The Biggest Threat to Our Business … Hovering and Heinous
In the world of fiscal policy – if there’s a public or private behavior that has a disagreeable effect, then government has a tool to move behavior to a desired effect: taxation.
If the world has too much global warming, then tax fossil fuels and carbon emissions.
If smoking causes cancer, then tax cigarettes.
If alcoholic consumption brings on social ills, then tax wine and spirits.
If the world is becoming more unequal, and the middle class is under threat, then tax wealth.
But if the world has too much economic activity … why would that not be only a good thing?
In the United States (and probably elsewhere), the trouble with taxation — unfortunately, moral judgments aside — is that it is used too often for another objective: simply feeding the government leviathan. Failure to curb public spending, excessive entitlements and inefficiencies result in public debt and harrowing deficits – and a need for government to raise revenue anywhere it can.
But what if raising those taxes works against an overwhelming public good — that of economic growth that spurs even more government revenue? What if jobs, sales, manufacturing, services, the business of business, were all under threat by such a move?
Shouldn’t such a tax proposal be rejected on first consideration? How could such a proposal ever be offered in the first place?
Say hello to today’s U.S. Congress. Right now, in key House and Senate committees that consider taxation, budget and appropriations, is an idea that would be nothing short of ruinous to advertising and marketing: the removal or reduction of tax deductibility for advertising expenses, or the amortization of those expenses over a long period of time, far beyond advertising’s more immediate and practical impact.
Just more than a century ago, the federal government enacted an advertising expense tax deduction – rightly understanding that advertising activity spurs economic growth. That in turn creates jobs, sales, tax revenue, and other beneficial effects that lead to a virtuous circle of positive effects. I congratulate our policymakers … of 1913. That decision literally helped create a golden era for advertising – which helped produce the world’s most successful economy ever known.
So let’s tax ourselves out of existence. I mean, really?
Formed in 1990, the Advertising Coalition is comprised of media companies and national media and advertising trade associations whose members are advertisers, advertising agencies, broadcast networks, cable operators and program networks, and newspaper and magazine publishers, according to its Web site. These companies and associations share a common objective – to protect advertising from federal government initiatives to tax or restrict the content of advertising. In 1995, there was a House proposal to use tax reform to tax advertising as an end to “corporate welfare,” in a bid to capture $25 billion in revenue. It eventually, wisely went nowhere.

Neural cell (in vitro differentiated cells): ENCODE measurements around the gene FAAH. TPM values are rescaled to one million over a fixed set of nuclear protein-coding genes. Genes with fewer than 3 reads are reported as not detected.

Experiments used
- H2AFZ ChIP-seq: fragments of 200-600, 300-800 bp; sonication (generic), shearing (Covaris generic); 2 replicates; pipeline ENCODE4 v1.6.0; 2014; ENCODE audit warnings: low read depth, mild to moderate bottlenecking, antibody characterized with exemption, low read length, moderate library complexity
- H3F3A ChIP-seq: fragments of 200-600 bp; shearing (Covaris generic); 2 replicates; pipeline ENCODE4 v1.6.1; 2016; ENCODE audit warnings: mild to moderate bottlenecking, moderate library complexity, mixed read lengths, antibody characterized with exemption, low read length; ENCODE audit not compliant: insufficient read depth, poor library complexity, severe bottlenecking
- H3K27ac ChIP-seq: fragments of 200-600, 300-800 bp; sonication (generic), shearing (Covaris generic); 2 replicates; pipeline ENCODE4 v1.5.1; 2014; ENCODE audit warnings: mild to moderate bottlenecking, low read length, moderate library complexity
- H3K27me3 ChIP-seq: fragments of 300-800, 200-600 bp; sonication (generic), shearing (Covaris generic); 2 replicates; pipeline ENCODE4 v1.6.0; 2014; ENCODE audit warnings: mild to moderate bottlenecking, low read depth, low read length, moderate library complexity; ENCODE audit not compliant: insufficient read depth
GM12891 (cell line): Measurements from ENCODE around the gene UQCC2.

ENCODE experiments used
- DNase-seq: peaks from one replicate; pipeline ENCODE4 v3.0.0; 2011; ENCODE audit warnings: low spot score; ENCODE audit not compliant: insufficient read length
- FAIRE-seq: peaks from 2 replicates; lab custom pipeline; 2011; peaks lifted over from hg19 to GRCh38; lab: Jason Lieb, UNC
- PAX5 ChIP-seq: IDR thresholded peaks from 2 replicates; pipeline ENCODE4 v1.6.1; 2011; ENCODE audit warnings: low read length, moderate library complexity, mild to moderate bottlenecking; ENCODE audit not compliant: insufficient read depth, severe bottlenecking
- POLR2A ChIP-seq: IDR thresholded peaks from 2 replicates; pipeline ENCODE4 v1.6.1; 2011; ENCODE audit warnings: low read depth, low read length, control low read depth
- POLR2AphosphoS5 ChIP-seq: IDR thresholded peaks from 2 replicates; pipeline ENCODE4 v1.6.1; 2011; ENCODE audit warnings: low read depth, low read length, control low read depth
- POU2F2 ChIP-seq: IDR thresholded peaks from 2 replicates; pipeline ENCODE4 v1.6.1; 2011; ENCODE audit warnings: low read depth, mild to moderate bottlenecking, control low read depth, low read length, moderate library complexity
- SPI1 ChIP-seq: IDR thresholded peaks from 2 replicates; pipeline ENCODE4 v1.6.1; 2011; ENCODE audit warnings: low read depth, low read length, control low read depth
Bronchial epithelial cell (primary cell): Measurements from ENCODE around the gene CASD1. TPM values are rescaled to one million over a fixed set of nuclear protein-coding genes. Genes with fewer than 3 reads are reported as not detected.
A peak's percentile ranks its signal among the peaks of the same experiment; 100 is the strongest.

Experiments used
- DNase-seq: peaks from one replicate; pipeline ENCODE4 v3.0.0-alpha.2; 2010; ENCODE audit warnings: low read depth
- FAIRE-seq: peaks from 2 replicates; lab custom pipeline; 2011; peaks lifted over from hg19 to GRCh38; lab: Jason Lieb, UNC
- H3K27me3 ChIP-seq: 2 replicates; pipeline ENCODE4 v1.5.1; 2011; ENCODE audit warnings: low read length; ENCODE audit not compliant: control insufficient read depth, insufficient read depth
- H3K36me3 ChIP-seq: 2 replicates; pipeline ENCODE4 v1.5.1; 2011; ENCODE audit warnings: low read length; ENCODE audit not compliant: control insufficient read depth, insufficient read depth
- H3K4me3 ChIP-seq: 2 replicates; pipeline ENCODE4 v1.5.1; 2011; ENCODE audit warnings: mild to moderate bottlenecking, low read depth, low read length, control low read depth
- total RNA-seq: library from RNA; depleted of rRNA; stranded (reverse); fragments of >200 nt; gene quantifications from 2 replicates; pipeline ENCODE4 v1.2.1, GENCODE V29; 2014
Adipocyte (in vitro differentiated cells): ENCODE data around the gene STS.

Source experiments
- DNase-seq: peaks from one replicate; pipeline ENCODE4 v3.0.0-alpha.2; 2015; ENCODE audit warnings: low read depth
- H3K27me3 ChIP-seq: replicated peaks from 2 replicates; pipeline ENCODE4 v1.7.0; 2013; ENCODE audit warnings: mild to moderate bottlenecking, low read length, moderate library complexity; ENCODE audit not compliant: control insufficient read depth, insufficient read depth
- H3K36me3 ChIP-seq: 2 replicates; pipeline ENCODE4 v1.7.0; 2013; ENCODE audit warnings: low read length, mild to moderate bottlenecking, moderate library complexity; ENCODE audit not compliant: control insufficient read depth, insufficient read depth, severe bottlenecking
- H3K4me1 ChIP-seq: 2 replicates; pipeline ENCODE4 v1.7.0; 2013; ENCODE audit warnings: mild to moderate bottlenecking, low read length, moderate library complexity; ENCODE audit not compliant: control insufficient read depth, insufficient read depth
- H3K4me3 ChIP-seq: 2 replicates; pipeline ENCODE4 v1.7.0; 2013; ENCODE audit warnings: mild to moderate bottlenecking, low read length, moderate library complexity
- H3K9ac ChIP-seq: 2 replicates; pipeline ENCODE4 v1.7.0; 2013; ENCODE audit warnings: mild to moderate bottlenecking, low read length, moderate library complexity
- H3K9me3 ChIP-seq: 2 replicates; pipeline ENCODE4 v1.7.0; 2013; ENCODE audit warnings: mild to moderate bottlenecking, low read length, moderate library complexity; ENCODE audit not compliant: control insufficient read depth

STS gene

Now it’s more serious. In 2013-2014, a proposal emerged in the House and Senate to impose a $169 billion tax on advertising – allowing advertisers to deduct only half their advertising costs when incurred, and spreading out the remainder over 10 years.
New Coalition-funded research, conducted independently by IHS Global Insight, shows what’s at stake: Economic activity stimulated by advertising generates 20 million of the 142 million jobs in the United States and accounts for $5.8 trillion or 16 percent of the country’s $36.7 trillion output.
Were that to go away, one can only imagine how our virtuous circle would become an unvirtuous downward spiral.
Unfortunately, the current Congress has not dismissed these ideas out of hand: that’s why it is time to get each and every Member of Congress on record now: oppose this heinous change to our tax code – and call it for what it is: a direct threat on the engine of our economy – advertising – and the commerce we create.
I am first in line as a fiscal conservative. Which leads me to say: let’s not cut the jugular of the U.S. economy in a blind aim to cut deficits!
My thanks to the American Advertising Federation for its recent ADMERICA 2015 Conference presentation on tax policy: Visit the Advertising Coalition Web site to learn more what you can do, as an individual or as a company, to get Congress to end such threatening shenanigans.